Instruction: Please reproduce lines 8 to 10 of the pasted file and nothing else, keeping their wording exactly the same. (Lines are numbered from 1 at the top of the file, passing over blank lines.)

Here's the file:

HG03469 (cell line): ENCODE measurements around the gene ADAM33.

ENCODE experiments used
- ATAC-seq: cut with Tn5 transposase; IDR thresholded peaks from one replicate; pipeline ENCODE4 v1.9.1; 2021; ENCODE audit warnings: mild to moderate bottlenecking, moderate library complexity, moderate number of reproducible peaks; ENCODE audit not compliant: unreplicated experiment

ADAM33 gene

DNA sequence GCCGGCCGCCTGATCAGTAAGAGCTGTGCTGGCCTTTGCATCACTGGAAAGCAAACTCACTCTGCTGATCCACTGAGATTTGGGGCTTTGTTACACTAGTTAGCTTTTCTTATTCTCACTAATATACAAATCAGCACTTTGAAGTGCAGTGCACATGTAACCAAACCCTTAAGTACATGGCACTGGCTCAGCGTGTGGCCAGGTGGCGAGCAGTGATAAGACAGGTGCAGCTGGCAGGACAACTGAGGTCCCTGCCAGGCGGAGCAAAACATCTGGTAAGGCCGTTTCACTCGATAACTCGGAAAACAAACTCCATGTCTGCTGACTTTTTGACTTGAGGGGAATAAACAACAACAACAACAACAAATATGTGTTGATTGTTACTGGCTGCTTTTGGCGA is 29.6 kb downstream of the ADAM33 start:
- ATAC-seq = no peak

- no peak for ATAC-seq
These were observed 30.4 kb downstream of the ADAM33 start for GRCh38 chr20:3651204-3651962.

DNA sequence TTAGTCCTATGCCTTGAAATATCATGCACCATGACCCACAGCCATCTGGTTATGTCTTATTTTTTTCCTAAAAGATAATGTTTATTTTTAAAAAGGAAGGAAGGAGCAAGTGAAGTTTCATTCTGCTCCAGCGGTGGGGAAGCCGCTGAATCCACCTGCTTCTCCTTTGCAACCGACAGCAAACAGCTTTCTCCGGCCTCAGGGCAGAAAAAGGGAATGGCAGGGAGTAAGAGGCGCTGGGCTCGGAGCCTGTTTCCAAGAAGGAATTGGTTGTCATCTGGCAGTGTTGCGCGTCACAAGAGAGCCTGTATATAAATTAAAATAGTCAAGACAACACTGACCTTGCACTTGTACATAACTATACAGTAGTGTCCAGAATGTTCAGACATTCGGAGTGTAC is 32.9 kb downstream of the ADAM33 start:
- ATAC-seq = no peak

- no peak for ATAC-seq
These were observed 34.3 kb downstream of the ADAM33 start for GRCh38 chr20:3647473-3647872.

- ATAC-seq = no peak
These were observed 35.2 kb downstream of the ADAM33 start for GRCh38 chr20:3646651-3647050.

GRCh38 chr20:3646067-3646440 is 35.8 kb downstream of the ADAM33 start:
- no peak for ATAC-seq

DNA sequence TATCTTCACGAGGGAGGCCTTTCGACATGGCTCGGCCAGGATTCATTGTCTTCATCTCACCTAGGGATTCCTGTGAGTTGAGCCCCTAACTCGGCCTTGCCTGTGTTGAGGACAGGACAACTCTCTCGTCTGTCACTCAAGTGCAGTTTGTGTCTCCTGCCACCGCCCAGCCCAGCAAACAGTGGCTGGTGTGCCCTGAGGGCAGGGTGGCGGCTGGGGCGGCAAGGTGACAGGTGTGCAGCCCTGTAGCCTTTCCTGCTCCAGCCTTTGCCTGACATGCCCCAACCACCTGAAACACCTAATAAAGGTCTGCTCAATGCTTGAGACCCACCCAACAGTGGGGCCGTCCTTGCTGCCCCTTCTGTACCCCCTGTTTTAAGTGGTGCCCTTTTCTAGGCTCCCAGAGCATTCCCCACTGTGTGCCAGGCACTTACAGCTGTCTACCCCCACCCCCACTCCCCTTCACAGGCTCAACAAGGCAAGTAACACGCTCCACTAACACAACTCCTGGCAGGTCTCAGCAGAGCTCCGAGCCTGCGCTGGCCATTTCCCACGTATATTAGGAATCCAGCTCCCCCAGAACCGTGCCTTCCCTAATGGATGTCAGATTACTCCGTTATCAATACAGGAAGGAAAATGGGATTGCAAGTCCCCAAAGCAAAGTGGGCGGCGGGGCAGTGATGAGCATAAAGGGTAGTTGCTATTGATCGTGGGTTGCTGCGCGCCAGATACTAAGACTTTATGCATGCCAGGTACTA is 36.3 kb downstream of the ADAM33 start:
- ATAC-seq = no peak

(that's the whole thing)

These were observed 30.4 kb downstream of the ADAM33 start for GRCh38 chr20:3651204-3651962.

DNA sequence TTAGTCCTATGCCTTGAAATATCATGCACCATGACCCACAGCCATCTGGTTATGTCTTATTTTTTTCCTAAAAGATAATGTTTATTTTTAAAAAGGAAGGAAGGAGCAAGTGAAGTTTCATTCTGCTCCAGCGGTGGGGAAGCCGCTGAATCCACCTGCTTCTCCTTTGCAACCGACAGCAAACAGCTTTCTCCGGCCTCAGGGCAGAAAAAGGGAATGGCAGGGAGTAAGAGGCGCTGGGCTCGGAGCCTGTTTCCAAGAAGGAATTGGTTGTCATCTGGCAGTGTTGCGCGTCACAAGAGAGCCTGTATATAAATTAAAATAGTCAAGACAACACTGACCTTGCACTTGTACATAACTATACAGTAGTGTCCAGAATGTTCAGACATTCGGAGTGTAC is 32.9 kb downstream of the ADAM33 start:
- ATAC-seq = no peak